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Full Moon in Cancer: The Bottom Line

LandscapeCapricorn, the sign that rules business and worldly achievement, is sometimes uncharitably described as cold and pragmatic. Not that all Capricorn people are that way, of course; far from it. At its best, Capricorn is the kindly, sensible patriarch that guides us to achievement and to being our best selves. But each sign has its shadow side, and bottom-line pragmatism is certainly the archetypal province of Capricorn. Think of Scrooge, and of Mr. Potter from “It’s a Wonderful Life.” Or the CEO who engineered an acquisition of the company where you work, and promptly discontinued the pension plan, slashed benefits, and fired ten percent of the work force. If a business practice doesn’t improve his bottom line, such a person can’t comprehend how it could possibly contribute to his success.

But the Full Moon in the domestic, nurturing sign of Cancer reminds us that there are all kinds of ways to be successful, and not all of them can be measured with a calculator. Consider my favorite eatery, a small, family-owned restaurant that has been a mainstay of our neighborhood for nearly four decades.

When we moved into our first home together, my husband and I soon joined the legions of enchilada addicts who regularly flocked to the tiny, dingy restaurant down the street. Aside from the extraordinary food, which would keep us coming back no matter what, this is the only restaurant where I’ve ever really felt at home. As long-time regulars, my husband and I are accorded the respect and affection of that status. We walk in the door and are greeted warmly and led to our favorite table; within minutes, our favorite drinks are on the table and our order has been placed for us. When we go there, we feel like family; and based on the number of familiar patrons we recognize each time we visit, we’re part of a fairly large clan.

It is, in short, an institution. In an industry that sees many more failures than successes, it’s no small feat to keep a restaurant open, let alone thriving, into the next generation. I don’t pretend to know how they do it; I only know how I feel when I go there: I feel like a person, not a figure on someone’s balance sheet.

Apparently, so do the staff, who tend to stay for a good long time. Part of what keeps them there, I imagine, are person-friendly business practices. For instance, the restaurant is closed every Sunday. I can’t tell you how many times we’ve found ourselves geared up for a tasty lunch, gotten all the way to their front door, and remembered too late that it was Sunday – el restaurante estaba cerrado. Their doors are also shut each year for the entire week between Christmas and New Year’s. I’m sure there were times, especially early on, when the owner’s bottom line suffered as a result of these decisions. But to him, Sunday and Christmastime are for spending time with family, not for working.

Family, community, and tradition are the soul-nourishing province of Cancer, the essential counterpart to Capricorn’s desire for worldly achievement. Our favorite eatery has succeeded for largely Cancerian reasons: great food, a nurturing atmosphere, great location, and a younger generation that has taken an interest in the family business. We’ve watched the owner’s children grow up, and it was a bit of a shock when, a couple of years ago, they took over the business. We watched warily as they undertook a major remodel, expanding the restaurant and opening an outdoor seating area. We wondered if our favorite waitresses would disappear, or whether the marvelous uncle who cooks our favorite enchiladas would retire along with his brother. Perhaps – horrors! – the kids would even decide to keep the place open on Sundays! Would our beloved haunt still feel like home?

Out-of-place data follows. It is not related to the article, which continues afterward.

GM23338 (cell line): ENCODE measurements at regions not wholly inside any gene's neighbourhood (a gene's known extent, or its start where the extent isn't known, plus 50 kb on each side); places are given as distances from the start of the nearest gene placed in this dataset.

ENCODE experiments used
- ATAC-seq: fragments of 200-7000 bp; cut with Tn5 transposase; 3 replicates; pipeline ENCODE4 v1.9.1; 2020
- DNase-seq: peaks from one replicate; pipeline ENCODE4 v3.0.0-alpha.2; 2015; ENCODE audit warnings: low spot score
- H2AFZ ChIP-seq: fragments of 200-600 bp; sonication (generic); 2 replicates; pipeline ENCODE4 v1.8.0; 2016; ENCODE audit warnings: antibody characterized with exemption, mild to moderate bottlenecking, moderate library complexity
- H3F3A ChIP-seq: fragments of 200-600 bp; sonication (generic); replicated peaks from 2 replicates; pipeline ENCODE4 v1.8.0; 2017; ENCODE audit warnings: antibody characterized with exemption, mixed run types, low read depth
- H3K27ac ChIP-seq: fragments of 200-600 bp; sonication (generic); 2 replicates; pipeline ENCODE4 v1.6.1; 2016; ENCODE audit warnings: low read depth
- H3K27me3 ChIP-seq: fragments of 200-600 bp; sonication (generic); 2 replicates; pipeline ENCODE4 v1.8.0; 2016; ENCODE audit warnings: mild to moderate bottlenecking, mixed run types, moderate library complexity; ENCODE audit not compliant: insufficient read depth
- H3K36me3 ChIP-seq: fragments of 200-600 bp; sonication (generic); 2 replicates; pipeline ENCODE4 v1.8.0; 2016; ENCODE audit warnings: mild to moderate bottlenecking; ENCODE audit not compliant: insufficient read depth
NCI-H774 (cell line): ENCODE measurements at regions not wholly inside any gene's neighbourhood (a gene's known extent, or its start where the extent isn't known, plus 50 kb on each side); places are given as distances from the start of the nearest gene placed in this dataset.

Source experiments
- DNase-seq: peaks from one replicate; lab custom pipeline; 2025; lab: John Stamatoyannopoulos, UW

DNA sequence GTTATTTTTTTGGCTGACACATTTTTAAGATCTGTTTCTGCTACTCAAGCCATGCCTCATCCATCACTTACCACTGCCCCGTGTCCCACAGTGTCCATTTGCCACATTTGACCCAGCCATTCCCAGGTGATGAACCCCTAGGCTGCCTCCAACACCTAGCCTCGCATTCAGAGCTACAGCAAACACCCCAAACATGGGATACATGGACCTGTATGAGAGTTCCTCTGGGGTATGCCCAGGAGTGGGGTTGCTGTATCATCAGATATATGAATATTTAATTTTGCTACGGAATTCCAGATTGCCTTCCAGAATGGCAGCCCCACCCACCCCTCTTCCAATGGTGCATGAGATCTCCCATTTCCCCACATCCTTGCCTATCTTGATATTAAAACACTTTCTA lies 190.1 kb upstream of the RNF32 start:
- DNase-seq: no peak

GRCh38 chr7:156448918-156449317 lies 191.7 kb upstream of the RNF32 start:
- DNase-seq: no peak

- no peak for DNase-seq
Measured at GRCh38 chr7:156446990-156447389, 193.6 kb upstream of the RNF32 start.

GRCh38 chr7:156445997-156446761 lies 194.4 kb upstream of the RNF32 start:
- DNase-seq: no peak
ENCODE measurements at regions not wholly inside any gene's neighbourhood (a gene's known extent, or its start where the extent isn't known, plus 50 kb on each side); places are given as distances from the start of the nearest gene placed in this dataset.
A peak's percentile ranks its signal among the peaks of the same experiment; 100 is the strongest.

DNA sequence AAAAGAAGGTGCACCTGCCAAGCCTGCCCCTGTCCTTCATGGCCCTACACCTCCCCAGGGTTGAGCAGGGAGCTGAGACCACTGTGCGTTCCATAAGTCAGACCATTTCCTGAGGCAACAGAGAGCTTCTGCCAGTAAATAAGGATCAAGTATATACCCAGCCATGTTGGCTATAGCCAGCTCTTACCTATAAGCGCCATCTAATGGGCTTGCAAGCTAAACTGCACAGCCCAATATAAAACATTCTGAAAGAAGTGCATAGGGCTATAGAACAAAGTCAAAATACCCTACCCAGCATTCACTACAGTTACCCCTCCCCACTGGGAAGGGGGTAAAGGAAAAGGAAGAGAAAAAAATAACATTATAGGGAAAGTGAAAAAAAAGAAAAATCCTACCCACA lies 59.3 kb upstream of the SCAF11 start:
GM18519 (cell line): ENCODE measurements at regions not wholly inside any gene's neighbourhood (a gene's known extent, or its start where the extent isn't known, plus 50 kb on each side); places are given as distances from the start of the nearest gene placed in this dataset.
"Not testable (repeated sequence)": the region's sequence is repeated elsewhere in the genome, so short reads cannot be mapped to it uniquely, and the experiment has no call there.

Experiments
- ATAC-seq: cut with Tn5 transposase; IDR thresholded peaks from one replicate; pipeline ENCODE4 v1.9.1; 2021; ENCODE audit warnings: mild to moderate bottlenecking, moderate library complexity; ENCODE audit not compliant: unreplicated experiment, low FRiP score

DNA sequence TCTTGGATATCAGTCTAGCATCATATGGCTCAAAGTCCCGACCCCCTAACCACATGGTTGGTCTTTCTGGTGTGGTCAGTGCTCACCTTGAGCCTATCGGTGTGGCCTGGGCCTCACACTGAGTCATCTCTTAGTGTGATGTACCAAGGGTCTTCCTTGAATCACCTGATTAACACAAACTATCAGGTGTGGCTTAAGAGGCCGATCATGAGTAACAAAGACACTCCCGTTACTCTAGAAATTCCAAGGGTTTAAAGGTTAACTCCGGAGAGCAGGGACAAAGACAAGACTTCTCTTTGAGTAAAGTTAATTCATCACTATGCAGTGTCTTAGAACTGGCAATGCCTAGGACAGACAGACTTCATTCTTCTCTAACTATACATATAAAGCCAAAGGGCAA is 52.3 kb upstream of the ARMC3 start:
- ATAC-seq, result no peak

Well, things are a little different there now. The remodeled interior is beautiful, but unbelievably noisy, thanks to stylish concrete floors and high ceilings. Many of the older waitresses have moved on. But the new patio seating area is a dream, our favorite place in the world to sit and have a meal. One of the New Guard has become our all-time favorite waitress, and we still get the same warm attention when we walk through the door. The food is exactly the same – delicious – and you still can’t get it on Sunday, or during the week after Christmas.

A few days ago, drafting my resolutions for the new year, I found myself thinking about this restaurant and about the other businesses I enjoy patronizing. They all have a couple of things in common. First, they shared a warm, welcoming spirit that makes me feel appreciated. And second, every one of them is wildly successful by standards that would impress even the flintiest Capricorn. They include a hairdresser who is booked a month in advance; a mechanic who is so busy he had to rent a new building last year, an astrologer so brilliant and empathetic that he has a two-year waiting list for readings. They – and the Full Moon in Cancer – remind us that whatever we hope to achieve in the New Year, we will find our best and fullest success by treating the people around us with tenderness and nurturing. That’s the real bottom line – and if we protect that, then the balance sheet will take care of itself.

© April Elliott Kent

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